The Top 5 Ways To Reach Your Community…Online

reach your communityThe people who you can reach the easiest, who you have the most influence with, and who have the best chance of visiting your church are the people of your local community.  The Internet gives us the opportunity to reach more people for Christ in your community than ever before.  Over the years, churches have developed offline strategies of connecting with their community like joining the chamber of commerce, putting on community events, etc., but what can you online?

1. Find any forums, groups, Facebook pages and blogs related to your community.
Whether they are about your community in general or certain important aspects of your community, seek them out and then get involved.  You don’t have to spend a lot of time in a forum or group to have a big impact and start creating relationships.  Just 15 minutes a day and you can start to form a lot of relationships.

2. Create a community Facebook page.
If your town (or section of town) doesn’t already have a Facebook page, create one.  Then post information about the community, interesting stories from the community, announce events, etc.  If your community already has a Facebook page and that page is actively used, see if you can contribute to the page.  If that turns out to not be a good opportunity, look for a niche within the community that is not being served and create a page about that.  For example, perhaps there is a page about the town, but there isn’t a page specifically about arts-related things (music, concerts, plays, etc.).  You can create that page.  Make sure you clearly identify yourself as the administrator of the page so people find out who you are and be open to interaction with your community.

3. Create a community news Twitter account.
Create a Twitter account, @YourtownNews, and start tweeting news from your community.  You can do this manually,  semi-manually, or completely automated.  There are plenty of applications, like TwitterFeed and RSS2Twitter, that allow you to automatically tweet from an RSS feed.  So, you can find some local news feeds that you like and setup the software to automatically tweet about any articles they post.  As with the community Facebook page, you may prefer to limit your news to a certain niche of the community or even create several niche twitter accounts.  You can establish the Twitter account as a ministry of the church in the about info and, of course, you can tweet about your church events when appropriate.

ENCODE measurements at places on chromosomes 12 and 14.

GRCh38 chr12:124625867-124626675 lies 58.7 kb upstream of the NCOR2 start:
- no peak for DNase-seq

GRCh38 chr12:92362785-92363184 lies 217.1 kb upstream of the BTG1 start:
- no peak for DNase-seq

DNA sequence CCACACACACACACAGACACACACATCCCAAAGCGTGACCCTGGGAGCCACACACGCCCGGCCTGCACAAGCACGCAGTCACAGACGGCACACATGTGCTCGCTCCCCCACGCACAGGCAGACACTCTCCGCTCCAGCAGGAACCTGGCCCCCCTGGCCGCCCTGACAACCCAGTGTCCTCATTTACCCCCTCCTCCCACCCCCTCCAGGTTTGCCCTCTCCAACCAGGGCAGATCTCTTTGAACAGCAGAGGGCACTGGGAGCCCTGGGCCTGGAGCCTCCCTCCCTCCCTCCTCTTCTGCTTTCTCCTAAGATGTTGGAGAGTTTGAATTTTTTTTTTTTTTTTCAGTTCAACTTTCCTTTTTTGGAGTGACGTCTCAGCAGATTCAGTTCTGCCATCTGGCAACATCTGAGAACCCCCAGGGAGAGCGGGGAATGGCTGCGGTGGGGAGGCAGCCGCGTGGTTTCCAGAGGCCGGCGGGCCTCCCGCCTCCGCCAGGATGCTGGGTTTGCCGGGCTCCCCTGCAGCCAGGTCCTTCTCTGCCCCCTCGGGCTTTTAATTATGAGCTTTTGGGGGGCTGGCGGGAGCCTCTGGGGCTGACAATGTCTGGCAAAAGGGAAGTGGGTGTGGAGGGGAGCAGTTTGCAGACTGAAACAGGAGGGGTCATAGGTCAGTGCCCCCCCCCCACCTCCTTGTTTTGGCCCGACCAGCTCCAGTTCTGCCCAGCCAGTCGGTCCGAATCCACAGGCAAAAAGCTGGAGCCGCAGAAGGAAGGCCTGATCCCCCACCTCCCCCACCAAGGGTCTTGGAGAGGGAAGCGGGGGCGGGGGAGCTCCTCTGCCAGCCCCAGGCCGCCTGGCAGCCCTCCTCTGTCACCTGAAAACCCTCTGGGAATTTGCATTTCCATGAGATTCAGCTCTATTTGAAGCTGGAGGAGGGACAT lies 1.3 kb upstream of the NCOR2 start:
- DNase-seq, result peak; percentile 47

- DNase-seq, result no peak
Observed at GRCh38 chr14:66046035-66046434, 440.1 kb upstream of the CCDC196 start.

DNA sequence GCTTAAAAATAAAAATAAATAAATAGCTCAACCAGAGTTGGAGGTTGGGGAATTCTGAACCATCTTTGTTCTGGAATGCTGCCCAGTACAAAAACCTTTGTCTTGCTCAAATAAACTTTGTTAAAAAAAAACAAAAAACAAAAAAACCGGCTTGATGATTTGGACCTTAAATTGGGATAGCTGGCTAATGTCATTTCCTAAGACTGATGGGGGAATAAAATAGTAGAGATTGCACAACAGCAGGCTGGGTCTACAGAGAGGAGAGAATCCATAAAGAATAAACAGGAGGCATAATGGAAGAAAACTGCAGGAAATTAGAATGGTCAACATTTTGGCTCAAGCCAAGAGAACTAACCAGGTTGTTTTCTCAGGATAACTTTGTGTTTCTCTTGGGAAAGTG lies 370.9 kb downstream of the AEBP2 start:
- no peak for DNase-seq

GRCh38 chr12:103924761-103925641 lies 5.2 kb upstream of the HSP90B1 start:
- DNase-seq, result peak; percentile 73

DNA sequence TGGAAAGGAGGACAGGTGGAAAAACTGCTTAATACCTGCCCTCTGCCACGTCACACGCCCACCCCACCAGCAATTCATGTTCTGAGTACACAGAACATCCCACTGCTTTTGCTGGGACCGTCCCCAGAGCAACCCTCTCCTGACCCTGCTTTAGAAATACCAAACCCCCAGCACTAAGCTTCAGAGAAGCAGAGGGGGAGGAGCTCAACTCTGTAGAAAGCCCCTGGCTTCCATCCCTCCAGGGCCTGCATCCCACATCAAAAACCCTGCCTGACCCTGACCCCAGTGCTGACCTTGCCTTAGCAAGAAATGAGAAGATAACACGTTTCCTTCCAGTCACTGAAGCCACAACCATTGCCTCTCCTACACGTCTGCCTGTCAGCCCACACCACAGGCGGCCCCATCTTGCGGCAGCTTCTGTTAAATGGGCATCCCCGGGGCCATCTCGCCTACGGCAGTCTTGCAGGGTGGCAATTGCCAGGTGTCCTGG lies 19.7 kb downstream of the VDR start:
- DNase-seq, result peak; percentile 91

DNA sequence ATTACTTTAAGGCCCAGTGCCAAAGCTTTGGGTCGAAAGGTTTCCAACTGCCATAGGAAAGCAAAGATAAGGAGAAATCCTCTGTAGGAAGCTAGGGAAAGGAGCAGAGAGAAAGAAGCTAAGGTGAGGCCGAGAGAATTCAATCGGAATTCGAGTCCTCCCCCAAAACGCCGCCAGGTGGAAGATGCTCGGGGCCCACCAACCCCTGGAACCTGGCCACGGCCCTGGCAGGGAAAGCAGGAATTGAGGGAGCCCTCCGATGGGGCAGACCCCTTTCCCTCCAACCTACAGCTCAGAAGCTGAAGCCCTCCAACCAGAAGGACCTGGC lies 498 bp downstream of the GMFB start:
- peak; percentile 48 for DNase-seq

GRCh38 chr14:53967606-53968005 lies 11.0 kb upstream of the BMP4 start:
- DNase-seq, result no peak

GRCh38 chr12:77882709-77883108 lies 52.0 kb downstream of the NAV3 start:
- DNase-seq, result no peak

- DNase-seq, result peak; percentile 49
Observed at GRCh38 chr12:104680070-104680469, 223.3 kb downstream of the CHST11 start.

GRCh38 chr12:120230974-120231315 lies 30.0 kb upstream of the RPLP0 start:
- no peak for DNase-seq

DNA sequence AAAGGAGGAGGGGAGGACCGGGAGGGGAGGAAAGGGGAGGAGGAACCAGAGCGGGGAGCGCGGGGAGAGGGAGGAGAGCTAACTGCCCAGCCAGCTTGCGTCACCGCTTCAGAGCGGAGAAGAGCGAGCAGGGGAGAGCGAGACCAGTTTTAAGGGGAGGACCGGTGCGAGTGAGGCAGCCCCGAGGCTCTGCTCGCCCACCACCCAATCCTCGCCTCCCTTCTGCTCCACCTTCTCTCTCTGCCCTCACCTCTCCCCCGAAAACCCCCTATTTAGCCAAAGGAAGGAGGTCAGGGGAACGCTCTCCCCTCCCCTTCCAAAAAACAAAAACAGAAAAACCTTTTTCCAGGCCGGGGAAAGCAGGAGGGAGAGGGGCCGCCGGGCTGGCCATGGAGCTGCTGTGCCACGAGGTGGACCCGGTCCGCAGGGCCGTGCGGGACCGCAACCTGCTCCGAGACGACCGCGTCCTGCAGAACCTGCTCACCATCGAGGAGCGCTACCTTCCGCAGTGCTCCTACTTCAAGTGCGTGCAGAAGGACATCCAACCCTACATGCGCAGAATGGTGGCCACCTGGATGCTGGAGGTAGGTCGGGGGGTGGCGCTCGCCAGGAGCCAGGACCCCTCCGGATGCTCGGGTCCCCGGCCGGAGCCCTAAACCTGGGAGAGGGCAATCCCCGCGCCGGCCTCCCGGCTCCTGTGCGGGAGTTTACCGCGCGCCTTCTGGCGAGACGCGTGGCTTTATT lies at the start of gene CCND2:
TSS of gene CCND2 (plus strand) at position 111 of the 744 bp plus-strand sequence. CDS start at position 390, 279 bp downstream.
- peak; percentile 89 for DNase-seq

4. Identify the leaders in your community and connect with them.
This is something a lot of Pastors do anyway, but in this case you want to not only look for the offline leaders, but the online leaders.  The online leaders may not be as obvious.  You need to look for people and organizations with a large social network following in the community.  The idea is to create a relationship with these leaders through ongoing interaction and then when you want to get the word out about an event, you can ask them and they may announce the event to their network of people.  Each person you connect with can open up a way to reach thousands of additional people.

5. Be willing to promote other group’s events…even the events of non-Christians.
People like it when you help them out.  By helping to promote other people’s events, you make it more likely that they will help to promote your organization and events.  By promoting more than just the Christian events in your community, you are reaching out to non-Christians.  The more you can get in front of non-believers, the better.  Of course, you can set standards for what you are willing to promote.

Photo by Eschipul

Does your church have a strategy for reaching out to your community online?

What are the most effective strategies your church has used?

About the author

Kurt Steinbrueck


  • Sure. These online communities can be found through searches in the search engines, Facebook and Twitter. If you do a search in Google or Bing for "your city forums", you should be able to find forums related to your city. In Facebook, you can do a search for your city. You will probably get a list of individuals in your initial results, but if you look on the left side of the results page, you should see the option to search for Groups. Click that option to find groups related to your city. In Twitter you can do an advanced search for people in or near your city. In all these searches you can also be more specific than just your city, if you want to search for communities related to a certain activity/group in your town.

    Beyond searching, you can check the city resources, local news, and local radio stations' websites to see if they have any lists of community forums, groups, and information sites.

    If you find a lot sites, ease in slowly. No need to overwhelm yourself by joining 20 groups at the same time. Try a few and get a feel for them. Gauge how active the groups are. Are people actively participating? How often are people posting? Look for the ones with more activity and engage in them. The ones without much activity, you may want to ignore for now.

    Of course, if you don't find any online communities, you can always start one yourself.

  • Thanks! I've done some digging and have found a few places to get started. I'm looking forward to this "new" way of looking at outreach.

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